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Seventeen-year-old Tracy (Mariel Hemingway) and 42-year-old Isaac (Woody Allen) out together in Manhattan (1979).

In our Cambridge Companion to the Literatures of New York City, Woody Allen’s Manhattan serves as an emblem for the shifting dynamics of ethnic cultures in the city’s literary and cultural history.

Manhattan was the follow-up to Woody Allen’s successful romantic comedy Annie Hall (1977), which used a failing love relationship to explore Allen’s sense of the differences not only between Jews and WASPs (the film critic Pauline Kael described the film as “the neurotic’s version of Abie’s Irish Rose”), but also between the cultures of New York and Los Angeles.  Annie declares New York “a dying city,” but the film suggests that its virtue lies precisely in its connection to the past.

Annie Hall was a defense of New York in the aftermath of its celebrated fiscal crisis of the 1970s, but in Manhattan Allen resists the temptation to romanticize the city. The film begins in a romantic vein with a stunning montage of scenes from the city that shows off the film’s widescreen black-and-white cinematography, as Gershwin’s “Rhapsody in Blue” plays on the soundtrack. But the romantic imagery serves only to heighten the contrast between the grandeur of the city and the smallness of the lives that the film goes on to depict.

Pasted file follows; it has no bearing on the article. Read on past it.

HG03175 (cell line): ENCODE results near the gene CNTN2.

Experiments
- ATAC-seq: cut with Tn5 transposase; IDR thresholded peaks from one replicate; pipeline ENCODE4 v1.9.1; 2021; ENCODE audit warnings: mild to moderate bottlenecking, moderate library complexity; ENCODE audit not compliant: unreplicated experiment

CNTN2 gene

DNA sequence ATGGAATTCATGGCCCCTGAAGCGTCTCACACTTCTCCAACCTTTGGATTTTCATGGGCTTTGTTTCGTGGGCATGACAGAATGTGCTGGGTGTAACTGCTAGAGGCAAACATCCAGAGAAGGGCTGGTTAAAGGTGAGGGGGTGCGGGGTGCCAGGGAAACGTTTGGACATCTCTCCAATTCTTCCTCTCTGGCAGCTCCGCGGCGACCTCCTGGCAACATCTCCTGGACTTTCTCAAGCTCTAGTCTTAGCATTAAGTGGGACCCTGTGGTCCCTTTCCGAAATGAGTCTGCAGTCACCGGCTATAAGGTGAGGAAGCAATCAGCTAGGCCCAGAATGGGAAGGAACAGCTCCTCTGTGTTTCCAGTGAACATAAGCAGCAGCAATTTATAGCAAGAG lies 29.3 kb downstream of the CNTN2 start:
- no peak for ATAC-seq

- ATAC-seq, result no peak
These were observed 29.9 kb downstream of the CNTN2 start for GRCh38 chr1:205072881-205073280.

Manhattan‘s New York is a rarefied place, consisting mostly of midtown Manhattan, from Lincoln Center to the Upper East Side, a reflection of the limited perspective of its protagonist, Isaac Davis. The choice of Gershwin’s music not only emphasizes Isaac’s propensity for nostalgia, but also serves as an emblem for both Isaac’s and Allen’s aspirations: Gershwin, after all, was a Jewish popular entertainer from New York who yearned to be accepted as a “serious” artist. Running throughout both Annie Hall, which begins with a jokey conversation about anti-Semitism, and Manhattan is the worry that Jews remain outsiders in some crucial way.
 
By the late 1970s, however, Jewish American literature could no longer be considered either marginalized or emergent. Saul Bellow had won a Nobel Prize for Literature in 1976 “for the human understanding and subtle analysis of contemporary culture that are combined in his work,” and Allen’s Annie Hall had received Oscars for Best Picture, Best Director, Best Original Screenplay, and Best Actress. As Robin Bernstein points out in her Companion contribution on gay and lesbian theater, citing Cherri